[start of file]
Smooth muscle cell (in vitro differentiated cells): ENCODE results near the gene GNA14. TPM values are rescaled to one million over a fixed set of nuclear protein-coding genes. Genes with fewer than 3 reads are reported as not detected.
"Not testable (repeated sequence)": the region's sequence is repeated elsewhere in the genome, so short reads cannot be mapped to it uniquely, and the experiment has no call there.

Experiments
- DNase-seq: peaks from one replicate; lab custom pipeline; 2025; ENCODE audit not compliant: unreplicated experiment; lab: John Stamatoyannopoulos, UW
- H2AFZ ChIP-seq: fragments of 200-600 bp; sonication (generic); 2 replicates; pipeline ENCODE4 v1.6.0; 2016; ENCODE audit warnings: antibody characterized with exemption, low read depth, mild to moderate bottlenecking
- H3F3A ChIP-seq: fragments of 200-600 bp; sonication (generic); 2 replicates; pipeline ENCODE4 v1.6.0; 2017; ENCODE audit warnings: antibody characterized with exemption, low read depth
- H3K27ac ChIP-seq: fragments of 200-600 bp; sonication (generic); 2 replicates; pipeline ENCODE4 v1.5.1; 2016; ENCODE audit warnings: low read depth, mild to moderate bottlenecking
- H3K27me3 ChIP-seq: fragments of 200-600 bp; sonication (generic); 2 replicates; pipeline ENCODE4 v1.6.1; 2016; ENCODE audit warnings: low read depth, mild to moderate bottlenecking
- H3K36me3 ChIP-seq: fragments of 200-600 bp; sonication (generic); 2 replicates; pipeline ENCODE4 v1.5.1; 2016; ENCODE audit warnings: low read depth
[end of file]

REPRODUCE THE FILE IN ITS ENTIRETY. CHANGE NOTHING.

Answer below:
Smooth muscle cell (in vitro differentiated cells): ENCODE results near the gene GNA14. TPM values are rescaled to one million over a fixed set of nuclear protein-coding genes. Genes with fewer than 3 reads are reported as not detected.
"Not testable (repeated sequence)": the region's sequence is repeated elsewhere in the genome, so short reads cannot be mapped to it uniquely, and the experiment has no call there.

Experiments
- DNase-seq: peaks from one replicate; lab custom pipeline; 2025; ENCODE audit not compliant: unreplicated experiment; lab: John Stamatoyannopoulos, UW
- H2AFZ ChIP-seq: fragments of 200-600 bp; sonication (generic); 2 replicates; pipeline ENCODE4 v1.6.0; 2016; ENCODE audit warnings: antibody characterized with exemption, low read depth, mild to moderate bottlenecking
- H3F3A ChIP-seq: fragments of 200-600 bp; sonication (generic); 2 replicates; pipeline ENCODE4 v1.6.0; 2017; ENCODE audit warnings: antibody characterized with exemption, low read depth
- H3K27ac ChIP-seq: fragments of 200-600 bp; sonication (generic); 2 replicates; pipeline ENCODE4 v1.5.1; 2016; ENCODE audit warnings: low read depth, mild to moderate bottlenecking
- H3K27me3 ChIP-seq: fragments of 200-600 bp; sonication (generic); 2 replicates; pipeline ENCODE4 v1.6.1; 2016; ENCODE audit warnings: low read depth, mild to moderate bottlenecking
- H3K36me3 ChIP-seq: fragments of 200-600 bp; sonication (generic); 2 replicates; pipeline ENCODE4 v1.5.1; 2016; ENCODE audit warnings: low read depth